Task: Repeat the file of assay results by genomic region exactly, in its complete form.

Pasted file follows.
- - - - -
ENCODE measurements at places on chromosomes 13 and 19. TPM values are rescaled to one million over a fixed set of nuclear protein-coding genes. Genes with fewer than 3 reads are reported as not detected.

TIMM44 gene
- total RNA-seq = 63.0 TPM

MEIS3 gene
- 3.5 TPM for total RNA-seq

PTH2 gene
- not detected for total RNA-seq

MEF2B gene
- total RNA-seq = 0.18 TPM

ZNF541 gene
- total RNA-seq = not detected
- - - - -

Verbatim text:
ENCODE measurements at places on chromosomes 13 and 19. TPM values are rescaled to one million over a fixed set of nuclear protein-coding genes. Genes with fewer than 3 reads are reported as not detected.

TIMM44 gene
- total RNA-seq = 63.0 TPM

MEIS3 gene
- 3.5 TPM for total RNA-seq

PTH2 gene
- not detected for total RNA-seq

MEF2B gene
- total RNA-seq = 0.18 TPM

ZNF541 gene
- total RNA-seq = not detected